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Aortic Disease Diagnosis Overview

Aortic disease is a form of peripheral artery disease that affects the aorta, the largest artery in the body. The most common problem is an aortic aneurysm, a bulging out of the artery wall that stretches like a balloon under the pressure of blood pumped from the heart. These bulges grow in size over time. Without treatment, they may eventually rupture, causing massive internal bleeding that usually results in death.

Diagram of the aorta and an aortic aneurysm.
A: A normal aorta. B: Thoracic aortic aneurysm (TAA), located behind the heart. C: Abdominal aortic aneurysm (AAA), located below the arteries that supply blood to the kidneys.

Women with large aortic aneurysms that are causing symptoms need immediate treatment to prevent if from bursting. You should learn to recognize the symptoms of aortic disease and talk to your doctor if you experience them. Common signs include:

  • Deep, aching, or throbbing chest or abdominal pain that can spread to the back, buttocks, groin, or legs
  • Cough, shortness of breath, or difficult or painful swallowing
  • Abdominal pain or discomfort (can be constant or come and go)
  • A pulsating feeling in the abdomen
  • A feeling of fullness after minimal food intake

If you have any of these signs, you should undergo an evaluation for an aortic aneurysm, which consists of:

Even if you do not have any symptoms, certain women at high risk for an aortic aneurysm should have a screening test so that it can be diagnosed and treated early. See Should I be tested for Aortic Disease to learn who should have a screening test.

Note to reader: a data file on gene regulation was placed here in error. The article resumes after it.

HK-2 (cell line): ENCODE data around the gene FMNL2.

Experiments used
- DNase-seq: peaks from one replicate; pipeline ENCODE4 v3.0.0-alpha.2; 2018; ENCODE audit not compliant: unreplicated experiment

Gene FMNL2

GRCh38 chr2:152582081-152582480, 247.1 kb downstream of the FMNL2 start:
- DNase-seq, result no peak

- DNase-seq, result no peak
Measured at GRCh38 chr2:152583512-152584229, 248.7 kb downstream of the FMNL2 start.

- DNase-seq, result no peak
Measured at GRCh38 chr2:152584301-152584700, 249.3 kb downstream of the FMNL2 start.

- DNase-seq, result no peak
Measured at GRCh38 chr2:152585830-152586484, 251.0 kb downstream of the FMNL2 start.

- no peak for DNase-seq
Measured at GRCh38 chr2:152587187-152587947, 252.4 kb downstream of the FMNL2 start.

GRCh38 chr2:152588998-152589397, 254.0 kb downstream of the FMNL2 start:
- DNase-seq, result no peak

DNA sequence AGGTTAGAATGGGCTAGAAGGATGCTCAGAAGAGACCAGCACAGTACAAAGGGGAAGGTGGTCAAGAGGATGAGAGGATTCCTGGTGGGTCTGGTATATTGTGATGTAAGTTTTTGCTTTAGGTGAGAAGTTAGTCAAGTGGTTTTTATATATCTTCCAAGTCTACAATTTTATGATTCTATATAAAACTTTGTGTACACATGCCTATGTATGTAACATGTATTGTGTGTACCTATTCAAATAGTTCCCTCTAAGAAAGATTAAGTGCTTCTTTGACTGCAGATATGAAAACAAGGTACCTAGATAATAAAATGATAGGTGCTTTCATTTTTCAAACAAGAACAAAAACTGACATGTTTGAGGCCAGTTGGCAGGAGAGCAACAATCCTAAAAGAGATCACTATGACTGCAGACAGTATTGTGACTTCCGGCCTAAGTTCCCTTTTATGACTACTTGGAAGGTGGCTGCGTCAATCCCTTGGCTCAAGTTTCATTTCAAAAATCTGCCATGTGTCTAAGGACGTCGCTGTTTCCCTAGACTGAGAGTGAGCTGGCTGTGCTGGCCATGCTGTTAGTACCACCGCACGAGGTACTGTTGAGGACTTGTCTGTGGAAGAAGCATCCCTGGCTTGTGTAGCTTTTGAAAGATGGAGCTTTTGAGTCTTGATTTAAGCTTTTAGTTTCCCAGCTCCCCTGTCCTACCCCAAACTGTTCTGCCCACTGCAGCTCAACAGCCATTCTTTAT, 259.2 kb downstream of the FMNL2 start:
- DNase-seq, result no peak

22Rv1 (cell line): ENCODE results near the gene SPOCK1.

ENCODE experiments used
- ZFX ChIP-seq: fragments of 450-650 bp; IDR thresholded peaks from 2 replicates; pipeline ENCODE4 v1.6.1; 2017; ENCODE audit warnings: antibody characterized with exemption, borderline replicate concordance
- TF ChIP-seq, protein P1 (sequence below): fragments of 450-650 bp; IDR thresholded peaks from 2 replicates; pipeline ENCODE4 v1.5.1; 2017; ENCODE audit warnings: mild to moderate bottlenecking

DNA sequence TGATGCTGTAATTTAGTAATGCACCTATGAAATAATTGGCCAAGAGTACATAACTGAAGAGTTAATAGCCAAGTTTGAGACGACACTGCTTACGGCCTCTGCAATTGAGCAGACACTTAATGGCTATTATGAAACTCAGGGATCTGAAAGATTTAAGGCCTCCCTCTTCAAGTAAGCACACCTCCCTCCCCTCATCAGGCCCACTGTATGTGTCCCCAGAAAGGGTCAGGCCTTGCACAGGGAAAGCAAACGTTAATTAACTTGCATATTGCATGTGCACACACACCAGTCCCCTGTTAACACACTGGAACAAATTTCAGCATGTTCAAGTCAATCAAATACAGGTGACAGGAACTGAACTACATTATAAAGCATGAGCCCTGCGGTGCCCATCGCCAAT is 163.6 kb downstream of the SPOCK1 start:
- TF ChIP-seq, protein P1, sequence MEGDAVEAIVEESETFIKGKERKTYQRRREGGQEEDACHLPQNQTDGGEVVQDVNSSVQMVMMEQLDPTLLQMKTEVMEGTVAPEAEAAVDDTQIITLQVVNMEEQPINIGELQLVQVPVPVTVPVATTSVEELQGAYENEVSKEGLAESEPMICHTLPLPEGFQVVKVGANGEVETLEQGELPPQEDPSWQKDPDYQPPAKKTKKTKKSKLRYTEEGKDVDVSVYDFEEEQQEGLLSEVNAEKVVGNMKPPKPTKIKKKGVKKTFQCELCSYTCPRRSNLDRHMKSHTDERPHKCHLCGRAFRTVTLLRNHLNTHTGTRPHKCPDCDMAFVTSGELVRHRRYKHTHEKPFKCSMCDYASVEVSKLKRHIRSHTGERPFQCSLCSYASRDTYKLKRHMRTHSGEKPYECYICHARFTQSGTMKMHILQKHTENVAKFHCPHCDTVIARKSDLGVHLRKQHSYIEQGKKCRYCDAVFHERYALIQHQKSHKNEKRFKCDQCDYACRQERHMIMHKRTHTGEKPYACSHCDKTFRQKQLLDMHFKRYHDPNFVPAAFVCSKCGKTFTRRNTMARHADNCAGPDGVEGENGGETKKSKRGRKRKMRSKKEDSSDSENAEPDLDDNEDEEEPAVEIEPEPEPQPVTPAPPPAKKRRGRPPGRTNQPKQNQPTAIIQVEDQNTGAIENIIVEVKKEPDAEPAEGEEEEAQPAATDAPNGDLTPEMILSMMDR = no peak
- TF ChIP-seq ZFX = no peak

If you are diagnosed with a small aortic aneurysm that does not require immediate treatment, the same tests used to diagnose the disease will be used to monitor your aneurysm and make sure it is not growing too large. See Monitoring an Aortic Aneurysm to learn more.

Medical History & Physical Examination

A medical history and physical examination are the first steps in evaluating women with signs or symptoms of aortic disease.

A medical history includes a complete review of any medical conditions you have, surgeries and other procedures you’ve had in the past, and any medications you are taking (including prescription drugs, over-the-counter medications, and dietary supplements). Recent weight loss (without trying to lose weight) or pain in your abdomen after eating can suggest that an aortic aneurysm is pressing against your stomach. If you have a family history of aortic aneurysm, you are more likely to develop one yourself.

During a physical examination for aortic aneurysm, your doctor will:

  • Feel your abdomen and flank (your side between your ribs and hipbone) for pulsing that could be caused by an aneurysm, and to see if your aorta is larger than normal
  • Measure your blood pressure – low blood pressure is a sign of an aortic aneurysm that has burst
  • Listen with a stethoscope for a bruit (BROO-ee) caused by turbulent blood flow in blood vessels in the abdomen

Women with the classic symptoms of an aortic aneurysm that has ruptured—constant, severe abdominal and/or back pain (sometimes radiating to the groin, buttock, or legs), a pulsing mass in the abdomen, and low blood pressure—should undergo immediate surgery to diagnose and repair the aneurysm.

If any of the signs of aortic aneurysm are detected during the physical exam, or if you are at high risk for an aneurysm because of your family history, you will need an imaging test to look at the structure of the aorta and blood flow through it.

Imaging Tests

Although the physical exam can detect signs of a large aneurysm, most aortic aneurysms do not cause any symptoms. Because of this, they are often discovered on an imaging test for an unrelated condition (lung, heart, or urologic problems) such as a chest X-ray, CT scan, or ultrasound test.

Women with symptoms of aortic aneurysm will need an imaging test to confirm the diagnosis and determine the best treatment. An ultrasound test of the abdomen is usually the first test used to diagnose an aneurysm and determine its size and location because it is fast, accurate, and does not involve injected dyes or radiation like other tests.1 The abdominal ultrasound test may only use ultrasound images (called B-mode ultrasound), or it may include duplex ultrasound that creates images of the aorta and measures the speed and direction of blood flow. The ultrasound test is less useful for diagnosing aneurysms above the level of the kidneys, or aneurysms that affect the aorta in the chest (thoracic aortic aneurysms).2